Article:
Sunday, April 11, 2010

Making rocks look wet in a seascape

Above is a photo that shows an effect which can be capitalized on when painting seascapes. Notice how some of the planes both large and scattered along the edges of the rock are reflecting the high key note of the light. That's what makes a rock look wet, that reflectivity. The mass of the rock is quite dark and often gets a blue value across the top, as I pointed out the other day. Now its easy to observe this in the photo. But if you paint this effect in nature and photos and learn how it works you can make it up. You can also install it into a made up painting or add it to rocks in an observed one.

Above is a section of a Waugh using this effect. The planes in the rock facing us are in Stygian darkness, the planes facing towards the light are the rocks color, plus the color of the light. You need to always know both where the light is coming from and what color it is.

The turning edges between the light and the shadow are in highlight.

Its pretty simple. This little effect can be all over a seascape. The little spots of highlight also make crisp accents that enliven passages. All of that sparkle makes a passage lively rather than ordinary and matter of fact. Many effects in painting involve knowing where the light is coming from, what color it is and how the planes in the object are receiving that light.

Above is a painting by William Ritschel an important California impressionist. 1864-1949 Ritschel was an early member of the Carmel art colony, moving there in 1911 after the San Fransisco earthquake and fire. He painted many surf subjects. Ritschel had a home on the water and spent a great deal of time observing the sea and its moods.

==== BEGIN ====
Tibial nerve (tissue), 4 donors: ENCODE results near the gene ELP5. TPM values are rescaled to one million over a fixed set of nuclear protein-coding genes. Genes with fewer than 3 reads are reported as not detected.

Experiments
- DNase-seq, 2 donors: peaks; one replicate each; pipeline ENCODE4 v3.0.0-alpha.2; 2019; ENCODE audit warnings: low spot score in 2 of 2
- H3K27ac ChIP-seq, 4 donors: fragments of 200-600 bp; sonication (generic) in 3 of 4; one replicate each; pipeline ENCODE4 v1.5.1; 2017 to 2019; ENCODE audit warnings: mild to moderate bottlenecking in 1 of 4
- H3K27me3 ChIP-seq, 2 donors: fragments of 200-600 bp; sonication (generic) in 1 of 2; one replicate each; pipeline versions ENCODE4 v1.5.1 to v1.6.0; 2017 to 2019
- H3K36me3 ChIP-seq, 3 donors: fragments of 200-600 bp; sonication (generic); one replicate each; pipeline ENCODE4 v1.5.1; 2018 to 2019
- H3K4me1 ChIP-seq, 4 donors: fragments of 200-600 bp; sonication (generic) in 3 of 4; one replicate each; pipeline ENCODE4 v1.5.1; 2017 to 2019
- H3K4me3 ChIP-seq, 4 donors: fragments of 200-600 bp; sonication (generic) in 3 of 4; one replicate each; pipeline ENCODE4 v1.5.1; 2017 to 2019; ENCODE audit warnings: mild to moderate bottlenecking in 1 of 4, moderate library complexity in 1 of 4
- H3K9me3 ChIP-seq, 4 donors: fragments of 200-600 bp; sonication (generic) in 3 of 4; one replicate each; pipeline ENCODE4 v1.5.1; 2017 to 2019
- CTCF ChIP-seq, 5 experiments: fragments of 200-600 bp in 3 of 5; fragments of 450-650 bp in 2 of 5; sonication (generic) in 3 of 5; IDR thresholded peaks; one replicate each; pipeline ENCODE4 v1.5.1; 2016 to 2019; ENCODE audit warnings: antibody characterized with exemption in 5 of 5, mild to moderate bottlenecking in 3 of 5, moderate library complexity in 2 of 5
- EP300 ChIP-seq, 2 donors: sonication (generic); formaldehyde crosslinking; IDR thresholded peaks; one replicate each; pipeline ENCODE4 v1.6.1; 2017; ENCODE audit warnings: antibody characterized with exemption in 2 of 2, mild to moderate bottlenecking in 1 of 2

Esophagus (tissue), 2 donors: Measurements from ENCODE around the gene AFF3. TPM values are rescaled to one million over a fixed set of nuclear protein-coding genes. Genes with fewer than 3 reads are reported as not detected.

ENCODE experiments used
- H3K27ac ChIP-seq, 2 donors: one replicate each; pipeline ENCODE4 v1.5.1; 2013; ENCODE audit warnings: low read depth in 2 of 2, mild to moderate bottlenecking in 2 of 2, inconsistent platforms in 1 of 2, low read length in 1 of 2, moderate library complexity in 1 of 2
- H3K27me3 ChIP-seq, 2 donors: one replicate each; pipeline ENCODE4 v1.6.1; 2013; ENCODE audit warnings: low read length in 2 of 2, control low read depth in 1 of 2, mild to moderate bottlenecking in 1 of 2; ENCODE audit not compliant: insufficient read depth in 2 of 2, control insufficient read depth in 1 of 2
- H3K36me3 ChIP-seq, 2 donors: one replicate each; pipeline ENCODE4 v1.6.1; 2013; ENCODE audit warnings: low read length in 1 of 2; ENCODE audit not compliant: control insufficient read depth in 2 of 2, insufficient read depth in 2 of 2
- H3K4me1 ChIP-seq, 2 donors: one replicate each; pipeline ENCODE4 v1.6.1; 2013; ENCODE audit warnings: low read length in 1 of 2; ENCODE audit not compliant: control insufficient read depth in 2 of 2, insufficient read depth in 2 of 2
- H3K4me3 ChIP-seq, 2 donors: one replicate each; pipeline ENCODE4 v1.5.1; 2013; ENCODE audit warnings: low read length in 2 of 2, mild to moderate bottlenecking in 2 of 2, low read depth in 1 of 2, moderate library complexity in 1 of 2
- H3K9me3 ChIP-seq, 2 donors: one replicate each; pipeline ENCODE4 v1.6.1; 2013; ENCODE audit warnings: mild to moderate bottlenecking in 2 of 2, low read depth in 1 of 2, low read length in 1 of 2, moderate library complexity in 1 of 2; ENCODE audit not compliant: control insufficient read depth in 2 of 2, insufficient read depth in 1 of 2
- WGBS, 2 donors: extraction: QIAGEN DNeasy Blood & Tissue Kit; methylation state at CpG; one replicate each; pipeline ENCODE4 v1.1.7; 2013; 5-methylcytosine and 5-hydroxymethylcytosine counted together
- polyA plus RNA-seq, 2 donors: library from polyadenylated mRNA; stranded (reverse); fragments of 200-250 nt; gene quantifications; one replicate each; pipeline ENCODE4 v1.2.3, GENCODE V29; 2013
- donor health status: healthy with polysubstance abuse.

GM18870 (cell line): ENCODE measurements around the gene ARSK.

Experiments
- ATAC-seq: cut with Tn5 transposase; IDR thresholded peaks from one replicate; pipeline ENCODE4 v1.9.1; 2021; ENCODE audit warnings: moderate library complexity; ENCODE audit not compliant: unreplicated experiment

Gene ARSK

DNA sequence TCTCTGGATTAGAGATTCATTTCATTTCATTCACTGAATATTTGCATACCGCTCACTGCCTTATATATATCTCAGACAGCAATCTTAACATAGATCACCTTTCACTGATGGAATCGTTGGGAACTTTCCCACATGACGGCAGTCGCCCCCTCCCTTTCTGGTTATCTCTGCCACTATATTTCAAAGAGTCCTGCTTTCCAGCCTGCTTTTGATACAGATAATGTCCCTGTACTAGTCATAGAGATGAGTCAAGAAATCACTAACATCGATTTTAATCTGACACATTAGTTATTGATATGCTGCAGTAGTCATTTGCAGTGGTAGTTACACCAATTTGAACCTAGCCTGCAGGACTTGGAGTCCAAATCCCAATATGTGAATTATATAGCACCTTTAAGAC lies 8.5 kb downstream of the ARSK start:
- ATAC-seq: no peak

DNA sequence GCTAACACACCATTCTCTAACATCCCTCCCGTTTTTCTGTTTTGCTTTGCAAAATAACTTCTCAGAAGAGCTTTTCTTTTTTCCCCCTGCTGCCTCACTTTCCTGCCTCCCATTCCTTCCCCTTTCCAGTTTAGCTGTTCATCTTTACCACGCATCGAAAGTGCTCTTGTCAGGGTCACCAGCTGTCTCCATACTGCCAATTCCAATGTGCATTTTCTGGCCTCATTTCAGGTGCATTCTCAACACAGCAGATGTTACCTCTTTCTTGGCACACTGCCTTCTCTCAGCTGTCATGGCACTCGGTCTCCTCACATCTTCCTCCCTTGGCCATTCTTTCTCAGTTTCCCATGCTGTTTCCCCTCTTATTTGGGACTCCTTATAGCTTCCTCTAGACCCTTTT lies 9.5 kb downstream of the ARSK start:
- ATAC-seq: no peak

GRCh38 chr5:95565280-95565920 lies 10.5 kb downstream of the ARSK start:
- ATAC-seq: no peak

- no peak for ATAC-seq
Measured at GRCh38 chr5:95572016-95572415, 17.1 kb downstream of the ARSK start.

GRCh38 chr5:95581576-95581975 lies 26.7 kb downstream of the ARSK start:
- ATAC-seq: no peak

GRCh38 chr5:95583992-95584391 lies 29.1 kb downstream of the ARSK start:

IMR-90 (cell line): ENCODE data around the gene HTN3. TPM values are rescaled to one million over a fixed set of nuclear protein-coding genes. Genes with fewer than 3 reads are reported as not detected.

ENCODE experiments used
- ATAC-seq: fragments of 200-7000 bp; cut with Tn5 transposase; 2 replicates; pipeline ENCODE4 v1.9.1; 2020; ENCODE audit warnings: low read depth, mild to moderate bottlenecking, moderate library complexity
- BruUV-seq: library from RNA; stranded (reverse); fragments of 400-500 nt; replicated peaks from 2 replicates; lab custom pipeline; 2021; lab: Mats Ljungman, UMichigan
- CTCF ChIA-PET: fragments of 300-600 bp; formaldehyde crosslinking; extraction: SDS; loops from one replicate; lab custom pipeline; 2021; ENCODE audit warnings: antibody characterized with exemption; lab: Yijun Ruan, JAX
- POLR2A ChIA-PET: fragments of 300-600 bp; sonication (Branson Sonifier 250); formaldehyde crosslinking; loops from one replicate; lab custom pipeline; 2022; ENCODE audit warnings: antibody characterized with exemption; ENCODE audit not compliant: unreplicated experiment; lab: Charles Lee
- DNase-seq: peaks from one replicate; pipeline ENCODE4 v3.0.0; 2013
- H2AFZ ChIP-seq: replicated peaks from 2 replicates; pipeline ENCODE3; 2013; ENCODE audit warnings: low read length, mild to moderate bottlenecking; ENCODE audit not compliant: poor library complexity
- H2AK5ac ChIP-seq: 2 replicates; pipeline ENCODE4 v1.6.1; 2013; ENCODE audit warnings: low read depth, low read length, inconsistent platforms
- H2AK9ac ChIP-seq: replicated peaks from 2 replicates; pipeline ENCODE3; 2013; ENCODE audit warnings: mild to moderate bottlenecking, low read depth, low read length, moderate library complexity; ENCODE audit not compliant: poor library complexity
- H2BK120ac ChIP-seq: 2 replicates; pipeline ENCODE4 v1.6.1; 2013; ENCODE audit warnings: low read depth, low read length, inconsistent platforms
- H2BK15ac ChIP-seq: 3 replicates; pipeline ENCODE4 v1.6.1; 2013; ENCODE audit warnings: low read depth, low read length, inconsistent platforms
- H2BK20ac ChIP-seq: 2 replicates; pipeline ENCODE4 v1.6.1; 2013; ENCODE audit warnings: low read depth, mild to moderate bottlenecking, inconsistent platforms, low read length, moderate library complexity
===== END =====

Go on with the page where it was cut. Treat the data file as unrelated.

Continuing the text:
This Ritschel is from the Springville Museum of art in Springville, Utah. That's a pretty unusual view of the sea but there are many paintings from the historic Carmel art colony that painted angles like these. Many were done at Point Lobos.


Imola said...

Lovely! Simply lovely!

Manatee Writers said...

I need to look through my pictures and see what I can find to paint with all this new info on seascapes...thanks so much!

billspaintingmn said...

Great post Stape! That last painting really caught me, it seems so real.
I'm enjoying painting, and getting my feet wet with seascapes is fun.(ha)

Carol Nelson said...

I really like your statement about highlights. They almost seem unnoticeable, but it's what gives a painting "sparkle."
I think I have accidentally put them in sometimes and never figured out why some of my paintings have more glow or sparkle to them.
Stephen Quillar, whose work I love,is also good at this.

Sharon Weaver said...

I am just completing a seascape and this post especially addresses the one unresolved area. Thanks so much for the info.

Prairie painter said...

I have really appreciated this series on waves. As a beached coastal-at-heart person, I haven't had much opportunity to study waves, now that I have begun painting. Grew up by the sea, but 36 years on the prairie makes it difficult. A trip to the west coast this summer will have me studying waves big time, and now I hope to look at them with a painter's eye. Thanks for all the pointers.

Stapleton Kearns said...

Checked your your web site. You make me feel illiterate.

Stapleton Kearns said...

There is a real ocean nearby you. Showing in 3D. You gotta see it.

Stapleton Kearns said...

more ice in there, fill your pockets too.

Stapleton Kearns said...

The highlight thing works in landscapes etc. not just seascapes.

Stapleton Kearns said...

Thank you.

Stapleton Kearns said...

Remember that ocean out there is left handed. I think it goes down the drain the opposite direction.